Looking back on Miami Art Week 2022

Miami à la Mode

Looking back on Miami Art Week 2022

(Alejandro Ramirez Orozco)

This year’s edition of Miami Art Week was a vehicle (tragically hindered by traffic) for creativity that delivered design across many scales and mediums throughout the coastal city. Activations, exhibitions, and installations from notable artists, architects, and designers spilled out across South Beach and over into the Design District, Wynwood, and beyond creating myriad opportunities for inspiration for local creatives and the tens of thousands of visitors that flood Miami this week every year.

The largest concentration of design lived in Pride Park under the sizable tent of Design Miami/, where 50 gallery and curio presentations came together around the year’s theme, The Golden Age: Looking to the Future. Collaborations across the worlds of design, architecture, fashion, art, music, cuisine, and more made for an excellent show that landed at the thought-provoking crossroads between neo-futurism and traditional craftsmanship. Here are a few standouts:

cellular looking light fixtures hang on wall
(James Harris)

Tel Aviv–based lighting studio Aqua Creations presented Light on Water by Albi Serfaty, a curio installation of cellular, gathered silk luminaires suspended in compelling arrangements. The exhibition served as the debut of the five-piece Lakes Collection which was designed to bring the conversation of global freshwater inequality to the world of design.

blue furnishings
(Courtesy Tuleste Factory)
An award-winning display en bleu from Chelsea art and design gallery Tuleste Factory included works from Facture, Ian Alistair Cochran, Jt. Pfeiffer, and Yonathan Moore. Titled Through and Through, the curio included furnishings from the baby blue carpet up to the moody under-lit ceiling displaying a gradient of blue across a spectrum of materials including acrylic, resin, wool, and silk.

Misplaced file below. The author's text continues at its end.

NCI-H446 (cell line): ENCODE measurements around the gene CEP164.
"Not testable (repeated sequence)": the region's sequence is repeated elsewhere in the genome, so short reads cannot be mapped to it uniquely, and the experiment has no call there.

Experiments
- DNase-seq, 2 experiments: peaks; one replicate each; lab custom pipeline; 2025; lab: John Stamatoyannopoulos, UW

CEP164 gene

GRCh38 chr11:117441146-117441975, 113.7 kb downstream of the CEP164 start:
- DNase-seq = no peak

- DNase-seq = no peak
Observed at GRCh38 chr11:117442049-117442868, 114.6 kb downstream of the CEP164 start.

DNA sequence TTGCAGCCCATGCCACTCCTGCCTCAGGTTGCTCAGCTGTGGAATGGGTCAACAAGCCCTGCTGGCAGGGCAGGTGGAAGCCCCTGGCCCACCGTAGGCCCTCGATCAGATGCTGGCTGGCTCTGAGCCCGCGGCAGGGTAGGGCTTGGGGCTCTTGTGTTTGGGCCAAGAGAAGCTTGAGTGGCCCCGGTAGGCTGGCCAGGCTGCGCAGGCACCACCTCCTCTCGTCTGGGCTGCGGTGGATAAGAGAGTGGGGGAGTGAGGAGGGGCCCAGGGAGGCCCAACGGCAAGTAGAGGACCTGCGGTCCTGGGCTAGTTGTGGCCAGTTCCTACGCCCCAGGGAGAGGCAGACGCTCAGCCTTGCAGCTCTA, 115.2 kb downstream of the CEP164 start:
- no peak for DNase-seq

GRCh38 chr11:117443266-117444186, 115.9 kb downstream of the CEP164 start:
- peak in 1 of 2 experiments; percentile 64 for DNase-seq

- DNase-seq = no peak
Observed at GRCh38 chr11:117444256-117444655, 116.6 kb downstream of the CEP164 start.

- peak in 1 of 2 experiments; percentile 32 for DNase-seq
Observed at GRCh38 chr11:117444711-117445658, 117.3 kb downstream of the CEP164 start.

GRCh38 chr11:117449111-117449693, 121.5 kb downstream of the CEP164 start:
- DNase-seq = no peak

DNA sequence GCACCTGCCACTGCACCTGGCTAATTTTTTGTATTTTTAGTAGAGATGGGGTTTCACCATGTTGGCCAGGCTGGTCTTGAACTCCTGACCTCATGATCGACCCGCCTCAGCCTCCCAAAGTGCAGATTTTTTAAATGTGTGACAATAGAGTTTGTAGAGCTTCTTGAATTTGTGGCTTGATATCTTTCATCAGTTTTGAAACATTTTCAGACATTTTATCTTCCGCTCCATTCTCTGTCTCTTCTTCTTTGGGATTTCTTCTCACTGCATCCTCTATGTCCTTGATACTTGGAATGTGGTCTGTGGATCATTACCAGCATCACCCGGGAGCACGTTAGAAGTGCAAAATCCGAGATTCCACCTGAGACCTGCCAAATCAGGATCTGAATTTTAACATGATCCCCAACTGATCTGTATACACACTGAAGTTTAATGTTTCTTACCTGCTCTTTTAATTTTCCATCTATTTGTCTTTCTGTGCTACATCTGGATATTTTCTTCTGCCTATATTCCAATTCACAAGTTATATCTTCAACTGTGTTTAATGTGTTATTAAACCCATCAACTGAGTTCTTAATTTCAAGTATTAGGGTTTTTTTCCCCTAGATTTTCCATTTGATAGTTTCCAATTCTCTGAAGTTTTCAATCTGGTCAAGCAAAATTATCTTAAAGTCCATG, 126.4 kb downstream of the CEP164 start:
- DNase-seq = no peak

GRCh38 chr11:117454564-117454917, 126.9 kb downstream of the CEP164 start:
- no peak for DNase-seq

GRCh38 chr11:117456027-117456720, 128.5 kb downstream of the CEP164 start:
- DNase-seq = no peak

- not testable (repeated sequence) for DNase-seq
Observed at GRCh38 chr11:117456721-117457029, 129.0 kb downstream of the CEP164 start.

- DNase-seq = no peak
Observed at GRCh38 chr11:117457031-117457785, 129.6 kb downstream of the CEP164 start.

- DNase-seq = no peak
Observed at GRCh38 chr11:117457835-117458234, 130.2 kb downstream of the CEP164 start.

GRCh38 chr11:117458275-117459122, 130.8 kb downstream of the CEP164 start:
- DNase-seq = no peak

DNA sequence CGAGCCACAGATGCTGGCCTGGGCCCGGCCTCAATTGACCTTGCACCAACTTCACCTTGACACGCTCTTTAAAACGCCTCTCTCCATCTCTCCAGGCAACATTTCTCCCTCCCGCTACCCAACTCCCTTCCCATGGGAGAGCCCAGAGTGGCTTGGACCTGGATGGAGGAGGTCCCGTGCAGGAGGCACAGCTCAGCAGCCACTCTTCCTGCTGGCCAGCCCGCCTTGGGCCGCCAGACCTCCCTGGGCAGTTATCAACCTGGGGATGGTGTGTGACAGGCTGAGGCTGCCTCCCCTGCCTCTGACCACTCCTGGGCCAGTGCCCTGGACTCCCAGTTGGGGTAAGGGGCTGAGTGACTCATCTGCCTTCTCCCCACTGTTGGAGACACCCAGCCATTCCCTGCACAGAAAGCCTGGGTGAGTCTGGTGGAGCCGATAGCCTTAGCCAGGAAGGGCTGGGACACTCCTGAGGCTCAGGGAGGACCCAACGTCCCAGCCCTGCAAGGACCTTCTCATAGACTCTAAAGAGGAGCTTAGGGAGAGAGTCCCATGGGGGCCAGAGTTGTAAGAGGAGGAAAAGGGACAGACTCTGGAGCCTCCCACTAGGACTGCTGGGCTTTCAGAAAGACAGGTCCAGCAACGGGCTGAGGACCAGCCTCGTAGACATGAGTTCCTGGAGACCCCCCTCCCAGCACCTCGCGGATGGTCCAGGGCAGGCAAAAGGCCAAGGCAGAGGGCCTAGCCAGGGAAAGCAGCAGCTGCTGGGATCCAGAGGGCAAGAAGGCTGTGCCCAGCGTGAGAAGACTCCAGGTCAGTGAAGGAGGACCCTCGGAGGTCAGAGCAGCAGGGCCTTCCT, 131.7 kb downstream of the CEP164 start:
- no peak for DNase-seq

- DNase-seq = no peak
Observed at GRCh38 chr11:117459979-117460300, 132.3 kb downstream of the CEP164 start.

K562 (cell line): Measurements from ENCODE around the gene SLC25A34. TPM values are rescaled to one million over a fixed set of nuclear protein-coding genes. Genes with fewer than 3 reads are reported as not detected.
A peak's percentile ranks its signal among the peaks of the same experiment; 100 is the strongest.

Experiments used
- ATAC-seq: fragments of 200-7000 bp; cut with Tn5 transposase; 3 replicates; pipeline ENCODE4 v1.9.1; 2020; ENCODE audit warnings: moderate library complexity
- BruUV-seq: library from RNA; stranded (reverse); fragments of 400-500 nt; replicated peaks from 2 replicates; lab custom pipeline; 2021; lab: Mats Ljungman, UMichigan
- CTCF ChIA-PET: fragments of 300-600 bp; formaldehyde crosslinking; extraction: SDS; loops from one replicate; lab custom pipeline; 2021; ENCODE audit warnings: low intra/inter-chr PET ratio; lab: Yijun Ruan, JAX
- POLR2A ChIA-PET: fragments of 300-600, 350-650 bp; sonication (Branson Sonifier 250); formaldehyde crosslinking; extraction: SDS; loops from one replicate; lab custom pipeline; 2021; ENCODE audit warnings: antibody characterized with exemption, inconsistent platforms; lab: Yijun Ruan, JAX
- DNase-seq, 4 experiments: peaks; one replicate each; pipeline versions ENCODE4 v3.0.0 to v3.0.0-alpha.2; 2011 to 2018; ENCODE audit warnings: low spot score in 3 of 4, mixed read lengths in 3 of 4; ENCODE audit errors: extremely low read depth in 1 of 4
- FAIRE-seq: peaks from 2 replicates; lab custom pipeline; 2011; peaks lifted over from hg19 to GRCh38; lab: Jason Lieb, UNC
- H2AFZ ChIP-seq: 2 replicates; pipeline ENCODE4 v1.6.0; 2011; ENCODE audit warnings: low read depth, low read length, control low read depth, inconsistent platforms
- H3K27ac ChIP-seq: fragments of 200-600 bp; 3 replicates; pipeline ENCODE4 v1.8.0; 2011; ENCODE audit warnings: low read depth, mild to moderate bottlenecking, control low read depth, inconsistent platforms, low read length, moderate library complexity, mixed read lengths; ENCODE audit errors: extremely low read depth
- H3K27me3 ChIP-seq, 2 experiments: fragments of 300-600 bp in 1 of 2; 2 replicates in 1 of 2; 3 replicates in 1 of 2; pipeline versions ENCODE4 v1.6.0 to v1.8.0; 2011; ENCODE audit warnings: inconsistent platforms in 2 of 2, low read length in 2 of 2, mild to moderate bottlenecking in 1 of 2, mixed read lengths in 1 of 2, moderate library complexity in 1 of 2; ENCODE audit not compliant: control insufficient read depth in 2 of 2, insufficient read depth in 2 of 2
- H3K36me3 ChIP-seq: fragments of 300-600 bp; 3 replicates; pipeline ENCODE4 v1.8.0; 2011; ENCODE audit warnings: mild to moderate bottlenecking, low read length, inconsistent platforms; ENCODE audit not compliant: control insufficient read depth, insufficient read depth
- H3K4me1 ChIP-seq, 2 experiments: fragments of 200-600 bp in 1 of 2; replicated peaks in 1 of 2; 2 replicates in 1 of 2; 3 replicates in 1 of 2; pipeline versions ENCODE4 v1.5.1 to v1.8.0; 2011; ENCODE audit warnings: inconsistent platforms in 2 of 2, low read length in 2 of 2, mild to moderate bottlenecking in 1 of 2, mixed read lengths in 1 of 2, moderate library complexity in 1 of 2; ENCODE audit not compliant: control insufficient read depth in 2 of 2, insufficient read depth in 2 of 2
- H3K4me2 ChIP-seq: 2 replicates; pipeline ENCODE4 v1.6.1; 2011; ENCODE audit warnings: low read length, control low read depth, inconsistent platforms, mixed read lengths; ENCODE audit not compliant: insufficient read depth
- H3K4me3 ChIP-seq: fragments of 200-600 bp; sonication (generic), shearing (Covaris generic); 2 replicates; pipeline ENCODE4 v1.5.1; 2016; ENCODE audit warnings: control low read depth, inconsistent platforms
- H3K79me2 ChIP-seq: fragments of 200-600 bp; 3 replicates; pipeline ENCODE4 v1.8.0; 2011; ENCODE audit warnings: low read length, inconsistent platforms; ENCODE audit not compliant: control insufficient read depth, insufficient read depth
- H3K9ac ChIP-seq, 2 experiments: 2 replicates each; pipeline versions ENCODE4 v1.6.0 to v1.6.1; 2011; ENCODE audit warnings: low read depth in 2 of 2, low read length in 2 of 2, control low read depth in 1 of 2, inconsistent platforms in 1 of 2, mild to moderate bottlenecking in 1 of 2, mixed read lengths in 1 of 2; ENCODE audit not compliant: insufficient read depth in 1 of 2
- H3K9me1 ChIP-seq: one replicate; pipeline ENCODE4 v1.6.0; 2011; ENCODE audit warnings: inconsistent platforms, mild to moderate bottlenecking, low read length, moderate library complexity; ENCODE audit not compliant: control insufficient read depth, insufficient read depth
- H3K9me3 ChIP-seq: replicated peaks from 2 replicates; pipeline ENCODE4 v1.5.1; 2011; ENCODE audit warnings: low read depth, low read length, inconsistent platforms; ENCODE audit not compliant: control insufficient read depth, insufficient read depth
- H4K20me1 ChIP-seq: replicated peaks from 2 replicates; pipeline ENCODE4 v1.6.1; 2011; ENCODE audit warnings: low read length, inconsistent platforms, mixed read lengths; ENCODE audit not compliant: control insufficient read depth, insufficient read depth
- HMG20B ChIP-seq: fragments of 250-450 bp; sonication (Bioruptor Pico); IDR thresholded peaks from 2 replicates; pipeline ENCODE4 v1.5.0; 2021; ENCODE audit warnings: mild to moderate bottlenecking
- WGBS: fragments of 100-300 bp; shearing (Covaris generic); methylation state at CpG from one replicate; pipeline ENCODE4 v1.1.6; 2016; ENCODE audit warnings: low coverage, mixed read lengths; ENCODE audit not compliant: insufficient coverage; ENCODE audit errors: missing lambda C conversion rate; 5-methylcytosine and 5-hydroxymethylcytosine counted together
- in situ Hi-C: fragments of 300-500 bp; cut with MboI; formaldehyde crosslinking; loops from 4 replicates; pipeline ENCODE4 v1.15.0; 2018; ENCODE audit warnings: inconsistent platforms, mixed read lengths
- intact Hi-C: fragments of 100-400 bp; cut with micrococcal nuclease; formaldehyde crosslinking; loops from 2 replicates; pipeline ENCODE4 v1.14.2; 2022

blue tiled walls
(Courtesy Kohler)

Bathroom products manufacturing giant Kohler partnered with Lebanese designer Nada Debs to present Transcendence, the first hammam bath to display at Design Miami/. The cerulean tiles, custom-designed by Debs in conjunction with the Kohler WasteLAB team, utilize material that originates from Kohler’s manufacturing waste streams.

pile of black trash bags
(Courtesy Harry Nuriev and Crosby Studios)

The Trashbag Sofa marked Paris- and New York-based designer Harry Nuriev’s 6th solo presentation at Design Miami/. Sitting solitary at the center of a chrome box, the collection of 15 drawstring “trash bags” were sown together to poke fun at the wastefulness of the luxury consumer culture that attracts fairgoers each year.

pink sofa and furniture
(James Harris)

Mark Grattan’s Leopard Skies collection continues the chrome motif in an installation by Cristina Grajales Gallery. The futuristic bedroom vignette also included pieces from Randy Polumbo and Hechizoo Textiles.

grassy installation with mushrooms and other plantings
(James Harris)

Through a colorful, vegetated curio exhibition, Italian design brand Gufram debuted the Shroom CACTUS®. Produced in collaboration with American musical artist A$AP Rocky, Shroom CACTUS® kicked off the launch of Rocky’s new decor brand, HOMMEMADE, and celebrated the 50th anniversary of the Gufram cactus, designed originally in 1972 by Guido Drocco and Franco Mello.

gold furniture with artwork featuring playful animals
(James Harris)

Against a poignant purple backdrop, Gallery All exhibited a glimmering collection of both new and well-known works from Los Angeles–based art and design duo, the Haas Brothers. On the walls, new tapestries complement a composition of Zoidberg mirrors that speak directly to the new Dripped Ghost collection, which includes a glimmering dining table, side board, coffee table, side tables, benches, stools, and chair.

oddly shaped light fixtures and furnishings staged in exhibition space
(James Harris)

With its celebration of craftsmanship and natural materials, Sarah Myerscough Gallery’s presentation of Material Shores tied for the fair’s Best Gallery award. Drawn in by the sizeable, plant fiber chandelier from Angela Damman at the booth’s entrance, perhaps our favorite pieces were and tucked behind a partition wall. ICE Shapes, a series of sculpturally carved wood by Egeværk complemented the Sycamore and resin Ethereal Double Console by Marc Fish, which seemed to defy gravity with its delicate, swooping form.